(Johannesburg, August 25, 2014) – African countries should reject
immunity for sitting leaders for grave crimes before the African Court for
Justice and Human Rights, 141 organizations said today in a declaration in advance of
an African Union meeting in Nairobi. The organizations include both African
groups and international groups and have a presence in 40 African countries.
The African Union (AU) Office of the Legal Counsel is convening a meeting in
Nairobi on August 25 and 26, 2014, with government officials of AU member
countries in East Africa to promote ratification of AU treaties. Discussions,
which will take place at the Hilton Hotel, are expected to include a newly
adopted protocol to extend the African Court’s jurisdiction to trials of
genocide, war crimes, and crimes against humanity, while providing immunity for
sitting leaders and other senior officials. The protocol to expand the
authority of the African Court was adopted at the 23rd African Union summit, in
Malabo in June.
“The immunity provision is a regrettable departure from the AU’s Constitutive
Act, which rejects impunity under article 4,” said George Kegoro, executive
director of theInternational Commission of Jurists-Kenya.
“Immunity takes away the prospect that victims can access justice at the
African court when leaders commit atrocities. African states should take a
clear stand opposing this immunity.”
The adopted Protocol on Amendments to the
Protocol on the Statute of the African Court of Justice and Human Rights
is the first legal instrument to extend a regional court’s authority to
criminal jurisdiction over genocide, war crimes, and crimes against humanity.
The protocol also covers 11 additional crimes and notably provides for an
independent defense office.
But Article 46A bis of the amendments provides immunity for sitting leaders,
stating: “No charges shall be commenced or continued…against any serving
African Union Head of State or Government, or anybody acting or entitled to act
in such capacity, or other senior state officials based on their functions,
during their tenure of office.”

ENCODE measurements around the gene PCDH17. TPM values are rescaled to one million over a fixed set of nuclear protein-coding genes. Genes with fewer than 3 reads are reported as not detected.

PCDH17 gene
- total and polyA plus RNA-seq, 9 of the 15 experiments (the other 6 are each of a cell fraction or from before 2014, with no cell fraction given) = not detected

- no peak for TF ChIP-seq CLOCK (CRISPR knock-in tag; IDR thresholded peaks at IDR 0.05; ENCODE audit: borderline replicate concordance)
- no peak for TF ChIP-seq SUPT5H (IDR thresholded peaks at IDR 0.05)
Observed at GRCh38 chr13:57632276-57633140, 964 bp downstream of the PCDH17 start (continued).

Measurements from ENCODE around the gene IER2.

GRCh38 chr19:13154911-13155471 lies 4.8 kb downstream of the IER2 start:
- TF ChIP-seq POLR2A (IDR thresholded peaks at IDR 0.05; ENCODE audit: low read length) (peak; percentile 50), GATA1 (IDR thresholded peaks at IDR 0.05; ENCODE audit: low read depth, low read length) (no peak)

The statutes of international and hybrid international-national war crimes
tribunals reject exemptions on the basis of official capacity. Other
international conventions, including the Convention against Torture, the
Convention on the Prevention and Punishment of the Crime of Genocide, and the
Geneva Conventions of 1949, recognize the crucial importance of accountability
for serious crimes.
“Granting immunity to sitting officials is retrogressive, and risks giving
leaders license to commit crimes,” and Timothy Mtambo executive director at
Malawi’s Centre for Human Rights and Rehabilitation. “Immunity also risks
encouraging those accused of the crimes to cling to their positions to avoid
facing the law.”
Some African countries like Benin, Burkina Faso, Democratic Republic of Congo,
Kenya, and South Africa rule out immunity for sitting officials for serious
crimes under their national laws, the groups said.
This text of the group declaration was drafted by Malawi’s Center for Human
Rights and Rehabilitation, with input from several African organizations and
international organizations with a presence in Africa.
“Instead of retreating from important achievements to limit impunity, advance
the rule of law, and promote respect for human rights, African governments
should remain steadfast in supporting justice for victims of the worst crimes
by rejecting immunity before the African Court,” said Angela Mudukuti,
international criminal justice project lawyer at the Southern Africa Litigation Centre.